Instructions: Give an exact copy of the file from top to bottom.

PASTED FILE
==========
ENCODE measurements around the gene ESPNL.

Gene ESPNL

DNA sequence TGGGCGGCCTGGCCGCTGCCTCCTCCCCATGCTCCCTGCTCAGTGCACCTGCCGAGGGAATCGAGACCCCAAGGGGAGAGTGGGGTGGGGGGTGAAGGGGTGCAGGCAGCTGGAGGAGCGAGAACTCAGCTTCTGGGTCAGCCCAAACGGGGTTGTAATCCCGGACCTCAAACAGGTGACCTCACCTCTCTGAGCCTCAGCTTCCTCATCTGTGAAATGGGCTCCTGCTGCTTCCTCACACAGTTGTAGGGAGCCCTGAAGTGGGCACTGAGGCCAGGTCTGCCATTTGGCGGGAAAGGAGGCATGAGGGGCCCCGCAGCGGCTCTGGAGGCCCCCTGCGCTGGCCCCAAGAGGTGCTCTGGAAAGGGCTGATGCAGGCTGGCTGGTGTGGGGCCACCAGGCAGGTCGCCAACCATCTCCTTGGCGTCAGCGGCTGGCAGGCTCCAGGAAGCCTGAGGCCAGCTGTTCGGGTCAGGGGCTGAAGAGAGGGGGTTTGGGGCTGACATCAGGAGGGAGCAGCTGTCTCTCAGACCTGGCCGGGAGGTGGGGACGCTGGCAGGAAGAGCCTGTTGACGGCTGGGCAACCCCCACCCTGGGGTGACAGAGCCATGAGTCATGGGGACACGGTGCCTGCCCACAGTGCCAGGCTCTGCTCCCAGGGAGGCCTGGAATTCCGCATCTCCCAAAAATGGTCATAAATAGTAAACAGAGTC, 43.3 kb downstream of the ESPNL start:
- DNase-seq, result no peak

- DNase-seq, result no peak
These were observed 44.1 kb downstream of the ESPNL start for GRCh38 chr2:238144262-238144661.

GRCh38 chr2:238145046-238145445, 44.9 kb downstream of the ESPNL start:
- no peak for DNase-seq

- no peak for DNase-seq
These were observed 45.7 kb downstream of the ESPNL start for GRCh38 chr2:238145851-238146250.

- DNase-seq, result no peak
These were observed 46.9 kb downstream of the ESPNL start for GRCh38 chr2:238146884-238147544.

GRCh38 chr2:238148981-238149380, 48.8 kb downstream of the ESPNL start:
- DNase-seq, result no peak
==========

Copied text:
ENCODE measurements around the gene ESPNL.

Gene ESPNL

DNA sequence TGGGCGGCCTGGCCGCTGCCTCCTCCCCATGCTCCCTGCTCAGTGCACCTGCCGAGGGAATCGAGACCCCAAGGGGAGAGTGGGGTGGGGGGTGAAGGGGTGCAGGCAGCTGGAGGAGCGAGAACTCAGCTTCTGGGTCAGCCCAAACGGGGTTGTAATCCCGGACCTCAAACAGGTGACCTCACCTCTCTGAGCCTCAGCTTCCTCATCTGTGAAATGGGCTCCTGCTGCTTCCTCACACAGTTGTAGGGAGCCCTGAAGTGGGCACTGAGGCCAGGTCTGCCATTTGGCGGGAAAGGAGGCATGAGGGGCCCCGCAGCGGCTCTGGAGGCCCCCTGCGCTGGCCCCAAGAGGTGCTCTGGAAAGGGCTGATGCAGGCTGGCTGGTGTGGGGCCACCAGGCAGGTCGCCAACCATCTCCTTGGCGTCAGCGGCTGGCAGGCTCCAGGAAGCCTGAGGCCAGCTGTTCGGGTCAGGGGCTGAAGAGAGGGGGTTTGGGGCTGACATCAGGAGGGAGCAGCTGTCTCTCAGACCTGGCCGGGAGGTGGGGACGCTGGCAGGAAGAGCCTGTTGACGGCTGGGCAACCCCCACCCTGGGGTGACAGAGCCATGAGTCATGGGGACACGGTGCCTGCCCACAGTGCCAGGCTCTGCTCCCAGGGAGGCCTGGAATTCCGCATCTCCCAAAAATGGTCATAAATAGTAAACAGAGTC, 43.3 kb downstream of the ESPNL start:
- DNase-seq, result no peak

- DNase-seq, result no peak
These were observed 44.1 kb downstream of the ESPNL start for GRCh38 chr2:238144262-238144661.

GRCh38 chr2:238145046-238145445, 44.9 kb downstream of the ESPNL start:
- no peak for DNase-seq

- no peak for DNase-seq
These were observed 45.7 kb downstream of the ESPNL start for GRCh38 chr2:238145851-238146250.

- DNase-seq, result no peak
These were observed 46.9 kb downstream of the ESPNL start for GRCh38 chr2:238146884-238147544.

GRCh38 chr2:238148981-238149380, 48.8 kb downstream of the ESPNL start:
- DNase-seq, result no peak